11. Do they meet their commitments–to their people, their peers, management, customer, and themselves.  This means showing up to every meeting on time, prepared.  This means fulfilling promises when committed or not making the promises if they can’t fulfill them.  This makes finding every excuse unacceptable.
  12. Are they committed to constant learning and improvement, knowing if they don’t, they will be left behind?
  13. Are they committed to doing the work?

The basics are—–well basic.   They are the foundations for driving consistent performance every day.  Without these, all the fancy stuff we layer on top is not likely to produce the results they should be producing.

Have you mastered the basics?  Do you focus on executing them every day?

Book CoverFor a free peek at Sales Manager Survival Guide, click the picture or link.  You’ll get the Table of Contents, Foreword, and 2 free Chapters.  Free Sample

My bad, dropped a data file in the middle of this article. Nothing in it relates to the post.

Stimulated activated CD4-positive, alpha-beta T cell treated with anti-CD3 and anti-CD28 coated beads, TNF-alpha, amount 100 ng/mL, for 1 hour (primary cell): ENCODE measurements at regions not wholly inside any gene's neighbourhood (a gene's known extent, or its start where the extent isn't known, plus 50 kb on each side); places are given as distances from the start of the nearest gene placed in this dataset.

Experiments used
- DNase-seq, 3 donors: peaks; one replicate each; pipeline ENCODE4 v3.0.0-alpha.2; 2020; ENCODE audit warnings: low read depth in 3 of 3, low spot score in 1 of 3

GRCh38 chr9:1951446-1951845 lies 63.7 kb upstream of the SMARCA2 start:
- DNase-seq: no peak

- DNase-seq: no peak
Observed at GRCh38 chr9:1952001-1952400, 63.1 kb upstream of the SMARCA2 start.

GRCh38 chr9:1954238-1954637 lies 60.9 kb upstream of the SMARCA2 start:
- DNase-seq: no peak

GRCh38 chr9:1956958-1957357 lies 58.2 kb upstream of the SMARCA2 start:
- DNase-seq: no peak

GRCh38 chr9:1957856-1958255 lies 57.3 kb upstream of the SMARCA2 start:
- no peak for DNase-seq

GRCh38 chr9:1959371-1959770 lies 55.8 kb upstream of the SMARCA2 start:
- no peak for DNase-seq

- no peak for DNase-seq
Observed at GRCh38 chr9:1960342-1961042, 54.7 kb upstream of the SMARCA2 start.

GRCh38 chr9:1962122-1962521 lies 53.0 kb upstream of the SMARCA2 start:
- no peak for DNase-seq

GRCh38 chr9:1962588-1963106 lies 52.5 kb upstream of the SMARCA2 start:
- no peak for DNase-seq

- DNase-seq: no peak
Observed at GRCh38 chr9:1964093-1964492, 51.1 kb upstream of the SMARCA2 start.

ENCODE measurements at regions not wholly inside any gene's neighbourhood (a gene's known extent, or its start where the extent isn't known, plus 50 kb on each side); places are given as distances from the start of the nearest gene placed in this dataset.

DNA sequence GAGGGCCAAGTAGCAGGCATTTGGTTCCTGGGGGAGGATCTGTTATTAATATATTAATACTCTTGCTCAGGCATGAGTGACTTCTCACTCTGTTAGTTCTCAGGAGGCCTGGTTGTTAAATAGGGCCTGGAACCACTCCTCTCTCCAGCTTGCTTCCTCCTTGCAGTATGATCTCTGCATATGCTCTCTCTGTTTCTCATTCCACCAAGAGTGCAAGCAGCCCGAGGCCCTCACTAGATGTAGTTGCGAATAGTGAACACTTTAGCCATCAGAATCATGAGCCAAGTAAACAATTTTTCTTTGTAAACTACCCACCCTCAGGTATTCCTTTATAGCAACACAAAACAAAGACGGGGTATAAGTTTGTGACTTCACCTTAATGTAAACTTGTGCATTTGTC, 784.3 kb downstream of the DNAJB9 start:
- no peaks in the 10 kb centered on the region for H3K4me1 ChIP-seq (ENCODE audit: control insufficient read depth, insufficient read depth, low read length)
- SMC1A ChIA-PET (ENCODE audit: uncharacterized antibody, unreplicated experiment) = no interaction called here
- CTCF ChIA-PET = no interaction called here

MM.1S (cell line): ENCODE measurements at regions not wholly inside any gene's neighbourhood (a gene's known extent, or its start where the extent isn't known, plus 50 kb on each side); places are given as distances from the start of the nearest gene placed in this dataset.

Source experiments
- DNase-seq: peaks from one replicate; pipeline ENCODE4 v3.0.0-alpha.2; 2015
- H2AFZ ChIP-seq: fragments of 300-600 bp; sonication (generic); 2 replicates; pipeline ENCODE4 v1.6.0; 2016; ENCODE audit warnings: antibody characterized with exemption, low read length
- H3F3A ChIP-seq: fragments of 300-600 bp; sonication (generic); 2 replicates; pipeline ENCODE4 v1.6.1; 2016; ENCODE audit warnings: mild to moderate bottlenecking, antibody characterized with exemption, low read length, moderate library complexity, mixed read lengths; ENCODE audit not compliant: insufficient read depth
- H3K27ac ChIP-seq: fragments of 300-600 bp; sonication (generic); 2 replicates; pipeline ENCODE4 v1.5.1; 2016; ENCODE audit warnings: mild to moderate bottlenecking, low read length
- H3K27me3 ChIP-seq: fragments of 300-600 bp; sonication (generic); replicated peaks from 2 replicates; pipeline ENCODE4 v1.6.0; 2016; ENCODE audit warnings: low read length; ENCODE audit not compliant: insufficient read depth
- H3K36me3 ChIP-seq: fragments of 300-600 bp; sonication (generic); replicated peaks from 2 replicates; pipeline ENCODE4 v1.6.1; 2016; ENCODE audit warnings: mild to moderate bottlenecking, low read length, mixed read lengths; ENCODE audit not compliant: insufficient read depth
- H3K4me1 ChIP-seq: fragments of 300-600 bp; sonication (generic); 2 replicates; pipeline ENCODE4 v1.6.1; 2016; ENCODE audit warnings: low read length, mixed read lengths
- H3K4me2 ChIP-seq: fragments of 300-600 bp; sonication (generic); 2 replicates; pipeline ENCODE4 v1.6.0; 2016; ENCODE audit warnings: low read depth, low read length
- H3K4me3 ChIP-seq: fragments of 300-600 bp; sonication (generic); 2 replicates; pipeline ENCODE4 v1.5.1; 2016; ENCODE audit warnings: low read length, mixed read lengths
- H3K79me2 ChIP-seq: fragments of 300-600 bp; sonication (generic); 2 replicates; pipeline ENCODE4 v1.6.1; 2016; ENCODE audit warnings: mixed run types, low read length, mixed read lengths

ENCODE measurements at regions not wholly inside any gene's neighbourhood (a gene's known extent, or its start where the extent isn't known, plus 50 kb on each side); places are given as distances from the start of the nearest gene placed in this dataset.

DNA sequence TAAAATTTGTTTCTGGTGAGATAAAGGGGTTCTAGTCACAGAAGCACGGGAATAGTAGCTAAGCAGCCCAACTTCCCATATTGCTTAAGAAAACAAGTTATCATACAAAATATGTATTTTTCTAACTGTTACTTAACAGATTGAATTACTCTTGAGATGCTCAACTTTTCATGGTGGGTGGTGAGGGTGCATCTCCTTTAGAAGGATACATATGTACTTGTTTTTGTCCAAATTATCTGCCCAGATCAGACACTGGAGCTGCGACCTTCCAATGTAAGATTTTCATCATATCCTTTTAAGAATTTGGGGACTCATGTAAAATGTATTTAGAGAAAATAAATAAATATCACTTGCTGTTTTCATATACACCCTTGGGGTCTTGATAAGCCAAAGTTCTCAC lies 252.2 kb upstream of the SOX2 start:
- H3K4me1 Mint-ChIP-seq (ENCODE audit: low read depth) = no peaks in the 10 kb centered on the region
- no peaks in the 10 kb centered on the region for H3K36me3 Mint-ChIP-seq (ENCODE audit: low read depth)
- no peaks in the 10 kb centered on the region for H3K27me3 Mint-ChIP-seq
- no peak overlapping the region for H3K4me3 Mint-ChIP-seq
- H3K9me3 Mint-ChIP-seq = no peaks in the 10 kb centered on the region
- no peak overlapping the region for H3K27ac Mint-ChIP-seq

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One Comment
  1. Hi David, could not agree more! We start our sessions by asking for the brilliant basics that they should do, and we do not need to cover in the sessions. Consistently see that the salespeople who know the basics are either not performing them, or can not perform them. It’s not sexy but you are on the money. Have a look here where we’ve done some research on the over optimism of the sales people we train: http://salestrong.co.uk/optimism-bias-in-sales-people/

    Cheers

    Al